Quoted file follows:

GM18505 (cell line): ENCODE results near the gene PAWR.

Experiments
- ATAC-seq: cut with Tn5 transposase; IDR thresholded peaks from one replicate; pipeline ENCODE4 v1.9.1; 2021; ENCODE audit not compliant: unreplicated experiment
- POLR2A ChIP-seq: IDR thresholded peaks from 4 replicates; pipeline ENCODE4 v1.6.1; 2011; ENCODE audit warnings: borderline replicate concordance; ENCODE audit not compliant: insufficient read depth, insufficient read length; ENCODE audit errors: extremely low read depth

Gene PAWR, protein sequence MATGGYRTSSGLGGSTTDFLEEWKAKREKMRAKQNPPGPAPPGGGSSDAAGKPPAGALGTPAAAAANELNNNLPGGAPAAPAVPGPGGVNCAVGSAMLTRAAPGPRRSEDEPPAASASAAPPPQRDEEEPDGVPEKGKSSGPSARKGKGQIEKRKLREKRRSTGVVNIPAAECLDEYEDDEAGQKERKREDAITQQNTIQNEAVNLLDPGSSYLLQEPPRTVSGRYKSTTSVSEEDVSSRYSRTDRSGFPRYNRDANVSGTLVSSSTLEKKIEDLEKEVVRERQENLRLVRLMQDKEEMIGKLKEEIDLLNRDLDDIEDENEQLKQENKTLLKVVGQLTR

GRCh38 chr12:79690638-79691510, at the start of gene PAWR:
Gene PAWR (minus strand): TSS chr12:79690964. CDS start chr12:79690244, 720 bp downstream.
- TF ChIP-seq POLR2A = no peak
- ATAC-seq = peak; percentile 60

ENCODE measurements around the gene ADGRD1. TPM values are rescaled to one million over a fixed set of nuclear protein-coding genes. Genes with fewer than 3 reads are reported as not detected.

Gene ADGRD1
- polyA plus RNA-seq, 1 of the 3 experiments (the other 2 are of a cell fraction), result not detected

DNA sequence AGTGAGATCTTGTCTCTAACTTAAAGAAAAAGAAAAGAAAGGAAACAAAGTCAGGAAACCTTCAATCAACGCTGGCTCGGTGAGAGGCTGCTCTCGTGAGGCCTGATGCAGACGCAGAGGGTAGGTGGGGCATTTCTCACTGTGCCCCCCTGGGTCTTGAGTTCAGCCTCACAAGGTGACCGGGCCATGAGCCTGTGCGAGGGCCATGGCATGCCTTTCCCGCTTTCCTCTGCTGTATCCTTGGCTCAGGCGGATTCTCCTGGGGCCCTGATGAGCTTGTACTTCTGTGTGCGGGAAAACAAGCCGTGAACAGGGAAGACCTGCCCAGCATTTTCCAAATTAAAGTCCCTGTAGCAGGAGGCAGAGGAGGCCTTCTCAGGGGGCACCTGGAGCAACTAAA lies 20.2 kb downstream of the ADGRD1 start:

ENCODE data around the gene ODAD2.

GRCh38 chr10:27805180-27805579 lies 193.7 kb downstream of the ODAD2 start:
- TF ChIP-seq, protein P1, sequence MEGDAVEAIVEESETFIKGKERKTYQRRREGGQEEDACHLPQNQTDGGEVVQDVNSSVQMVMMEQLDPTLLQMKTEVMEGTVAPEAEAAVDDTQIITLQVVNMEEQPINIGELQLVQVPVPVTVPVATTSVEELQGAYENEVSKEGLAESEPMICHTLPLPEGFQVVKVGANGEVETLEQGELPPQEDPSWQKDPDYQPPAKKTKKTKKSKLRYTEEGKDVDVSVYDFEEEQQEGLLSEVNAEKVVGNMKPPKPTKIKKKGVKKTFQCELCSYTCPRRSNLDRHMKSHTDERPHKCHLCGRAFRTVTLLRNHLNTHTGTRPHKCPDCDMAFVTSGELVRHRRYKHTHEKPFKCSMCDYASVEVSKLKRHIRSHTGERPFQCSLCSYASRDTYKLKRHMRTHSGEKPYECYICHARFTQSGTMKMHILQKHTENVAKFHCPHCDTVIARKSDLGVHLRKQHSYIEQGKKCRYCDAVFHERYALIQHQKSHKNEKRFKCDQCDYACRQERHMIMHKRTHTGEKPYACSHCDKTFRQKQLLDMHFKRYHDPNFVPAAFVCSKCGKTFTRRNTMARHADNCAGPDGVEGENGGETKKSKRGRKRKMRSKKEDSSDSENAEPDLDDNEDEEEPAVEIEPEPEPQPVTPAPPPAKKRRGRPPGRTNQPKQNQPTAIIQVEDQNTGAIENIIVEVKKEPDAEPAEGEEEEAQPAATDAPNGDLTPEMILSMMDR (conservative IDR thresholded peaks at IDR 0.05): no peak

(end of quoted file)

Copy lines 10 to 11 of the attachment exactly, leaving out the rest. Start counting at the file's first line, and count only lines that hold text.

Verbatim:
ENCODE measurements around the gene ADGRD1. TPM values are rescaled to one million over a fixed set of nuclear protein-coding genes. Genes with fewer than 3 reads are reported as not detected.

Gene ADGRD1